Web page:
Issued on April 19, 2010 to celebrate the 300th anniversary of the portraits representing the 4 Indian Kings from the Iroquoian Confederacy who travelled to London, UK to meet with Queen Anne. Having been so impressed by her visitors, the Queen commissioned John Vereslt a court painter to paint their portraits. Each portrait shows a King with their hereditary clan animal at their side. In all of the portraits the four kings are wearing red cloaks that were made for them and were gifts from Queen Anne.

The first stamp in the souvenir sheet (the stamp on the left below) features Tee Yee Neen Ho Ga Row of the Wolf Clan. His name means Double Life and he was said to be over 6 feet tall. Baptized as Hendrick, he was also known as King Hendrick Peters and was known as being Christian. In his portrait he is holding a wampum belt. To his right you can see the wolf.

The portrait is titled: Emperor of the Six Nations.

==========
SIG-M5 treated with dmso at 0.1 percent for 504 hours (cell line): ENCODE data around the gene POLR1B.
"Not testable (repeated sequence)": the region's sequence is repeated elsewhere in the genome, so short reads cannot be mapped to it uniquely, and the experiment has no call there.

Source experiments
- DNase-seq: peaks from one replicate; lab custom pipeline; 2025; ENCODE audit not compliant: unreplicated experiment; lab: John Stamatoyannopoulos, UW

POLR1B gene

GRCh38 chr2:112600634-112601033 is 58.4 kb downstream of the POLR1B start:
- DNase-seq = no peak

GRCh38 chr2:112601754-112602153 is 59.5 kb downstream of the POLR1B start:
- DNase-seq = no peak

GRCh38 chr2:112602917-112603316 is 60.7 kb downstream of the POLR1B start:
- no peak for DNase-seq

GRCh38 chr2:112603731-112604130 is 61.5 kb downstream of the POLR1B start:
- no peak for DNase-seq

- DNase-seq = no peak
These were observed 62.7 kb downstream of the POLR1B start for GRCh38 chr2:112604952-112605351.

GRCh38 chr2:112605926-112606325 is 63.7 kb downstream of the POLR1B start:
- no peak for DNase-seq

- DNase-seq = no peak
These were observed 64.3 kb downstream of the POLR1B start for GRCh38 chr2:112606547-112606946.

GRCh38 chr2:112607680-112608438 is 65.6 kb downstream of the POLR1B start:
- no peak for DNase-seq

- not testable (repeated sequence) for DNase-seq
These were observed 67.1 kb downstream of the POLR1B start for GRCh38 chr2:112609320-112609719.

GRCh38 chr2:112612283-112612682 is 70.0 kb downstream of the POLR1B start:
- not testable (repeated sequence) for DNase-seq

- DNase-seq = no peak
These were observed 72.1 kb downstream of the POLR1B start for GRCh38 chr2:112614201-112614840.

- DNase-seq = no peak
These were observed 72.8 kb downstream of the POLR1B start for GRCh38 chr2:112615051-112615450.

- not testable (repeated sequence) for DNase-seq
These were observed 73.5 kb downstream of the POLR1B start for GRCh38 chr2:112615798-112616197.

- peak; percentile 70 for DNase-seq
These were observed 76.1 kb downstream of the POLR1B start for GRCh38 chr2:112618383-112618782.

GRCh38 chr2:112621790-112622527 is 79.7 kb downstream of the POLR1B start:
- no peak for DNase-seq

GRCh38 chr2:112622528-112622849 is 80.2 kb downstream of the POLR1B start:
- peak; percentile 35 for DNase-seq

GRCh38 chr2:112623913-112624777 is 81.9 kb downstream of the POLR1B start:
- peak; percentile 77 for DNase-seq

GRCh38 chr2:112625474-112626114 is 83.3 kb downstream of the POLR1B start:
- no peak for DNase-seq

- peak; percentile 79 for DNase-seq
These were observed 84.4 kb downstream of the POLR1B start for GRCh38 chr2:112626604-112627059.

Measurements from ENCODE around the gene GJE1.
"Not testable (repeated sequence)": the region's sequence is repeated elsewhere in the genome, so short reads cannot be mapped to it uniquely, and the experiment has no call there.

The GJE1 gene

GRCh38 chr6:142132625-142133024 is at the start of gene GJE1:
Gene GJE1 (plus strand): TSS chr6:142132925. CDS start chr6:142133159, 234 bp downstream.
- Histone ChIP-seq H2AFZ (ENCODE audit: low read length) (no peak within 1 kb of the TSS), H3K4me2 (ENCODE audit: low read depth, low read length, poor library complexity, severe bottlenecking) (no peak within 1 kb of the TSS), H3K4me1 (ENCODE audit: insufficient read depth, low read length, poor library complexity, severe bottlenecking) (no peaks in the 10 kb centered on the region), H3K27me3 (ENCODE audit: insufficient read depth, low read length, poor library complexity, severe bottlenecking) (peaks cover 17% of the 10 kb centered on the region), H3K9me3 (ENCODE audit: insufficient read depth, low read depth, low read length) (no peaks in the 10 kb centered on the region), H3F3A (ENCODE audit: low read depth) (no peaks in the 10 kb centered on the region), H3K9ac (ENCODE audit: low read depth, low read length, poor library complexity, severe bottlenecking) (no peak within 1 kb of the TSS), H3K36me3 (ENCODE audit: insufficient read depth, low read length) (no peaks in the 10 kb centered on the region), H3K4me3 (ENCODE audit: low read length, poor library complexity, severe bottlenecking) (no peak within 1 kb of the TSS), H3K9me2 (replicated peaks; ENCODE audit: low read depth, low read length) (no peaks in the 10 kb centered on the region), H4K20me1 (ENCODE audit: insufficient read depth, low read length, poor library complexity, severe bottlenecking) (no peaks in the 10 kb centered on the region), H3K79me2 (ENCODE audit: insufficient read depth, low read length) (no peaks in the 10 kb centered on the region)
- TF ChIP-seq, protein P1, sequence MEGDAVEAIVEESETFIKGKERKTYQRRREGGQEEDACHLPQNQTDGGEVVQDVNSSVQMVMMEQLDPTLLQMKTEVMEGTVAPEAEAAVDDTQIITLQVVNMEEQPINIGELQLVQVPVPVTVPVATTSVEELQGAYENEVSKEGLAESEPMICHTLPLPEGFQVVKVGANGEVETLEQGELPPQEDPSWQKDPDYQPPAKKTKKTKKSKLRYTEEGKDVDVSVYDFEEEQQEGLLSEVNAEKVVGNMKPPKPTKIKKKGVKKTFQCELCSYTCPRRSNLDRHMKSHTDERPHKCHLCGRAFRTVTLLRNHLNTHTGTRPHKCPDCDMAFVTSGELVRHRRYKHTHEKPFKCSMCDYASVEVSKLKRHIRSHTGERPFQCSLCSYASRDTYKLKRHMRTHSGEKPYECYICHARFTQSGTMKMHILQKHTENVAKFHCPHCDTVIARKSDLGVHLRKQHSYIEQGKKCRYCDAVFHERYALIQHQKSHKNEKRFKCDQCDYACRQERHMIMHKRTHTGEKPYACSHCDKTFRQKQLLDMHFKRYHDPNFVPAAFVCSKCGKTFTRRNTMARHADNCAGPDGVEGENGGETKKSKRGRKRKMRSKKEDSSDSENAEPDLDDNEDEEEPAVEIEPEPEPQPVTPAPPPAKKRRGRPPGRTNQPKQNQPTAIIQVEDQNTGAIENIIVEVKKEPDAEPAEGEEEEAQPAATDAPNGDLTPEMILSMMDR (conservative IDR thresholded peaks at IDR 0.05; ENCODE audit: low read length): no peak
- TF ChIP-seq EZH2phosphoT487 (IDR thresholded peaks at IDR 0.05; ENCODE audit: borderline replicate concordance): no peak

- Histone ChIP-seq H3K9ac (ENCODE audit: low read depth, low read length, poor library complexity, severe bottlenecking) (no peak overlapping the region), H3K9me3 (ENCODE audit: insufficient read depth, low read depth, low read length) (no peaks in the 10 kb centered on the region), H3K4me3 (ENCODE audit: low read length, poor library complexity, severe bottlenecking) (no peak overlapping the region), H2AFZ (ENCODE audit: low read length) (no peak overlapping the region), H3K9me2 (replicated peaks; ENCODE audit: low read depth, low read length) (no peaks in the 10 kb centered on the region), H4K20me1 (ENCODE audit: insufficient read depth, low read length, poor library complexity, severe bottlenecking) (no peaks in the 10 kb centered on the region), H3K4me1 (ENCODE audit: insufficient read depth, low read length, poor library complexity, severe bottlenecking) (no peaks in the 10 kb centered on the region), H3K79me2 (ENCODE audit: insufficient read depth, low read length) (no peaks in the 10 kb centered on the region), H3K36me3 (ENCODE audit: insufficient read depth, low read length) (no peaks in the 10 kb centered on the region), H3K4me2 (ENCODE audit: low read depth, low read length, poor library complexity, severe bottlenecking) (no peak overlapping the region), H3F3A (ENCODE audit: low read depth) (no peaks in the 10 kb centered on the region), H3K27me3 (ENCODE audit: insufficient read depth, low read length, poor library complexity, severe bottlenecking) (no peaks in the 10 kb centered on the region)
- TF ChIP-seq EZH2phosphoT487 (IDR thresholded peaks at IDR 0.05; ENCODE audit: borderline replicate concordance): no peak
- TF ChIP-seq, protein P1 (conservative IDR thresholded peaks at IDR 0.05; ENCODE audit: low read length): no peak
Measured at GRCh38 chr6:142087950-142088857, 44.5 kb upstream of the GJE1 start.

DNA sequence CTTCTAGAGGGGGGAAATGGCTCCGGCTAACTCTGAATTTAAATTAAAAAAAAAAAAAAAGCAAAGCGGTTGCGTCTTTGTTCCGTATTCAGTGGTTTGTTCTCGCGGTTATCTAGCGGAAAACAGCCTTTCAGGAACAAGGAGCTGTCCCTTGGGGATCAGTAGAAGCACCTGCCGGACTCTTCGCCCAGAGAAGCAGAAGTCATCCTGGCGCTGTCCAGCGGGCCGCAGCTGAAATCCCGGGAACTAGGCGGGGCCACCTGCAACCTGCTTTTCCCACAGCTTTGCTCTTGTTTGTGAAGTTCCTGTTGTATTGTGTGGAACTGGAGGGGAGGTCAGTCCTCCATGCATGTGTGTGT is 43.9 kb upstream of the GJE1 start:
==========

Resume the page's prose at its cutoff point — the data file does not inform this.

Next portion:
Next is Sa Ga Yeath Qua Pieth Tow (the stamp on the right above) of the Bear Clan. Christened as Peter Brant, he was the grandfather of Joseph Brant. He was pictured with a musket and his very elaborate tattoos. To his left you can see the bear representing his hereditary clan. Peter Brant was a Catholic and was the leading king of the Mohawks.

The portrait is titled: King of the Maquas>

Third is Ho Nee Yeath Taw No Row (pictured on the left below) of the Wolf Clan. King of the Canojaharie as he was baptized as John. He is pictured with a Bow and his quiver of arrows on the ground to his right. To the left is the wolf.

The portrait is titled: King of Generethgarich


The last portrait is of Etow Oh Koam. Baptized as Nicholas, he was known as the King of the River Nation. He was a Mahican of the Turtle Clan. Painted holding a ball-headed war club and English dress sword you can see the turtle representing his clan to his right.

The portrait is titled: King of the River Nation.

These portraits were presented to Library and Archives Canada by Her Majesty Queen Elizabeth the Second in 1977. Prior to being given to Canada they resided in London, England and at one point they were in Queen Anne’s London residence Kensington Palace. The portraits are among the earliest surviving portraits of North American native people.

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